Myna Totem Animal
Myna Power Animal
Myna Tattoo Meaning

Myna Symbolism and Meaning

Myna birds symbolize memory, intelligence, imitation, and communication. The Myna’s impressive repertoire makes it one of the most popular and accomplished “talking birds” in the world. Some even consider the Myna’s speaking ability to be on par with that of the parrot. (2)

Mynas are monogamous birds which form pairs, perform courtship rituals, and defend their territories fiercely. Both Myna parents incubate their eggs and care for the resultant offspring. Mynas, then, can represent romance, protection, relationships, and families. (3)

In parts of the world, the Myna bird is treated as the subject of this popular nursery rhyme:

“One for sorrow,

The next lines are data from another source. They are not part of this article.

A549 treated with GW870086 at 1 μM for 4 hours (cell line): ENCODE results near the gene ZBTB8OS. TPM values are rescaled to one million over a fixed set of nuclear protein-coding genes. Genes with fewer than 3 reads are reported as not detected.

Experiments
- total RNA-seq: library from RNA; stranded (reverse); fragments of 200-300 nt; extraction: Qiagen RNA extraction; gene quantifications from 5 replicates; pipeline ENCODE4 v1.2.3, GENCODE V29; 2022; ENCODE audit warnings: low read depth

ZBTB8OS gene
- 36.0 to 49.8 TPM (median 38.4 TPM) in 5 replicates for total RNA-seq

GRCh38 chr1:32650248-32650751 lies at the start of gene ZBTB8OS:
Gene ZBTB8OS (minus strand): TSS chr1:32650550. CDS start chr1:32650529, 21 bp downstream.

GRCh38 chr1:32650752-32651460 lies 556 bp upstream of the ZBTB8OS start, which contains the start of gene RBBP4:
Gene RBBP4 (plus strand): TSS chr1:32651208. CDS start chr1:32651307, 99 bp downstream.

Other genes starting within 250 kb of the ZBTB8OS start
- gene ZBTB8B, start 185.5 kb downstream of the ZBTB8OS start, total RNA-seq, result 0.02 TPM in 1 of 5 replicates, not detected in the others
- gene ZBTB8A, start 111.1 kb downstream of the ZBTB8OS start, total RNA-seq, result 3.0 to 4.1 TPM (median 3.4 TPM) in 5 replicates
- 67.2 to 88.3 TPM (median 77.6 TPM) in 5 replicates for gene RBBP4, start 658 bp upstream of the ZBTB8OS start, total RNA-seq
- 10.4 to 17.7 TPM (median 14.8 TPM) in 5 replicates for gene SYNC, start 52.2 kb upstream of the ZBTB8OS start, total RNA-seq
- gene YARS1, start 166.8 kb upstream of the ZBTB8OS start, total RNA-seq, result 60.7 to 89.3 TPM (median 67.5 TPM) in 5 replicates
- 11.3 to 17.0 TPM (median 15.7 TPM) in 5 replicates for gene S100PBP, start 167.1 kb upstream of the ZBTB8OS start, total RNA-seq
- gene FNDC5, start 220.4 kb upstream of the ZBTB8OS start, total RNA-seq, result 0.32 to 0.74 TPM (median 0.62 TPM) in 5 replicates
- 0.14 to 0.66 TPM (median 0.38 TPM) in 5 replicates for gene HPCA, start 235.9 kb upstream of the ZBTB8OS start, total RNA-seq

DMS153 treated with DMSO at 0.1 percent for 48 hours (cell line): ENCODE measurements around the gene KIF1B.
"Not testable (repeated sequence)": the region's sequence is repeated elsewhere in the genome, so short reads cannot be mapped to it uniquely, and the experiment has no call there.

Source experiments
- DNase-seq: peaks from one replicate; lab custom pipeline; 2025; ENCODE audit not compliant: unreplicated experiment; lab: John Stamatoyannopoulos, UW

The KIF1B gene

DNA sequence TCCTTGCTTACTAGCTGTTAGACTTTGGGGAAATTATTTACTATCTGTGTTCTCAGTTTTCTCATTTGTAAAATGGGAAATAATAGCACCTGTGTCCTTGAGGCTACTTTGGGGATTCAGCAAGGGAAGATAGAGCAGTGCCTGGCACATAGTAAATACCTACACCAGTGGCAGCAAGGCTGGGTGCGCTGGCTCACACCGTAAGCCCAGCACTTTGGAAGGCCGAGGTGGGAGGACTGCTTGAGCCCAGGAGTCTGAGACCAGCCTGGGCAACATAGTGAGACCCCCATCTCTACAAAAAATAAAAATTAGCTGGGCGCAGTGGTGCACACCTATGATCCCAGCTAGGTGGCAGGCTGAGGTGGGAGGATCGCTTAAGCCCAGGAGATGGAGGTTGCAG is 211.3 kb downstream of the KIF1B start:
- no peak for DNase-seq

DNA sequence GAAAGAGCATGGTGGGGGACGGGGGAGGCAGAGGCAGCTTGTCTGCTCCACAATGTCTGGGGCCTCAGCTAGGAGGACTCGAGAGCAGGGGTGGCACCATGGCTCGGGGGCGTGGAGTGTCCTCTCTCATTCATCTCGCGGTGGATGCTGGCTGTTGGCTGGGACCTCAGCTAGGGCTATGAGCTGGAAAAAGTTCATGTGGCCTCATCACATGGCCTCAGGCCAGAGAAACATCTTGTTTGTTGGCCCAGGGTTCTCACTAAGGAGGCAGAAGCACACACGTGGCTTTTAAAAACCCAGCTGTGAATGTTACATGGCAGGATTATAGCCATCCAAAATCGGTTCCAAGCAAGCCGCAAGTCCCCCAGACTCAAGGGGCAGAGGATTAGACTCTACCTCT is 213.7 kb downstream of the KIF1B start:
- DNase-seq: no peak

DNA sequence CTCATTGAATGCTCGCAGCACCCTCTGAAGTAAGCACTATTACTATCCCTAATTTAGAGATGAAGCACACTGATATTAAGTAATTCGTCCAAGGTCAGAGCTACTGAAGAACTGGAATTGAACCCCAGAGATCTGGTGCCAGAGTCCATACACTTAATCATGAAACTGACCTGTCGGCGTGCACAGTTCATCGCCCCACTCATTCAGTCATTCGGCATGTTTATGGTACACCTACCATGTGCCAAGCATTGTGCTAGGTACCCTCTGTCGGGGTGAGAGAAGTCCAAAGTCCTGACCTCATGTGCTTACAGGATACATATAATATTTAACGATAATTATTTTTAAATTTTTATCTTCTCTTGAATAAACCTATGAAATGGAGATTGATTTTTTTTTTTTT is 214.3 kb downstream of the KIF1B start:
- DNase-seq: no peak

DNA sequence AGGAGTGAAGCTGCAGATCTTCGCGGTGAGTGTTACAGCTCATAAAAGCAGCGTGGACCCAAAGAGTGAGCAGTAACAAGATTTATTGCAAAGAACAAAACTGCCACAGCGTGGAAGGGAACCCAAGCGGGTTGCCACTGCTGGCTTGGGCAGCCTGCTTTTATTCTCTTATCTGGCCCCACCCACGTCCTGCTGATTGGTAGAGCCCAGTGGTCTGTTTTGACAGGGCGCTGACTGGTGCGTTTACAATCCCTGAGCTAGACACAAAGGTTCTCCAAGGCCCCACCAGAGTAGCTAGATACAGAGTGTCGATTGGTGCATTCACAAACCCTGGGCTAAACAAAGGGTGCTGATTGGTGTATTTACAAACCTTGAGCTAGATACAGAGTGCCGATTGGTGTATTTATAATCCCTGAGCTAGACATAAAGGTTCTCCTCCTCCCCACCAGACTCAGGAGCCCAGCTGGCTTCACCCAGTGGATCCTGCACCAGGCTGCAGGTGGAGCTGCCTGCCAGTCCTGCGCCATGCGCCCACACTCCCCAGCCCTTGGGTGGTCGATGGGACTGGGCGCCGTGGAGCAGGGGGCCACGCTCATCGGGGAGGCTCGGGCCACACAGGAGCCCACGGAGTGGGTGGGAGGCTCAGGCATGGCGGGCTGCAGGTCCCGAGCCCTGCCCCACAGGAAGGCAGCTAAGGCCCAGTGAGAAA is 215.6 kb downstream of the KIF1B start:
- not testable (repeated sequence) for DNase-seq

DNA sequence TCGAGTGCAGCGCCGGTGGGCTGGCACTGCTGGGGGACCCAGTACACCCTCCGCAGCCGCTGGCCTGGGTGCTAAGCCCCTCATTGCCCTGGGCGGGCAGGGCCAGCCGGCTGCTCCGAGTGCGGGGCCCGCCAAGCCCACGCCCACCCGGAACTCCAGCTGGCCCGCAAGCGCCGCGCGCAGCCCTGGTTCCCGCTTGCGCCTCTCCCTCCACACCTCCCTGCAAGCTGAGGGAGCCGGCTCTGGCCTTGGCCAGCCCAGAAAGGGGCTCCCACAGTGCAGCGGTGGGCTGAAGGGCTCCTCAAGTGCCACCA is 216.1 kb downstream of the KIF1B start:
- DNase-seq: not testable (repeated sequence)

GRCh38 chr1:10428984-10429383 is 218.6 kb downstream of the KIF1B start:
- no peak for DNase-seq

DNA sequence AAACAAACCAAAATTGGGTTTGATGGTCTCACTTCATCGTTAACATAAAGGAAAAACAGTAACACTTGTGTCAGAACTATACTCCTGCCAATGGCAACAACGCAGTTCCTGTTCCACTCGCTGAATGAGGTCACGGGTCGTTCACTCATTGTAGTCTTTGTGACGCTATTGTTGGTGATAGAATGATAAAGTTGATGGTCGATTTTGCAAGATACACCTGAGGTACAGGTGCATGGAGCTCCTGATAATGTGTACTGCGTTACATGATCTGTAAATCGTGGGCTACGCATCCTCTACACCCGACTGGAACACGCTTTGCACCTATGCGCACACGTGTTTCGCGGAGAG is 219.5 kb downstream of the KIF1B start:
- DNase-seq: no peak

Two for joy,
Three for a girl,
Four for a boy,
Five for silver,
Six for gold,
Seven for a secret never to be told”

Two Mynas
Photo by Ugyen Tenzin on Unsplash

Another older version of the rhyme reads as follows:

“One for sorrow,
Two for mirth
Three for a funeral,
Four for birth
Five for heaven
Six for hell
Seven for the devil, his own self”

This rhyme typically refers to Magpies. In India, though, it is applied to Myna birds. For this reason, encountering a single Myna bird is seen as a bad omen which brings misfortune. People who encounter single Mynas may even wait until a second Myna bird appears. Because the rhyme states “one for sorrow” and “two for joy,” encountering two Myna birds is thought to bring good luck, happiness, and potential romance. (4)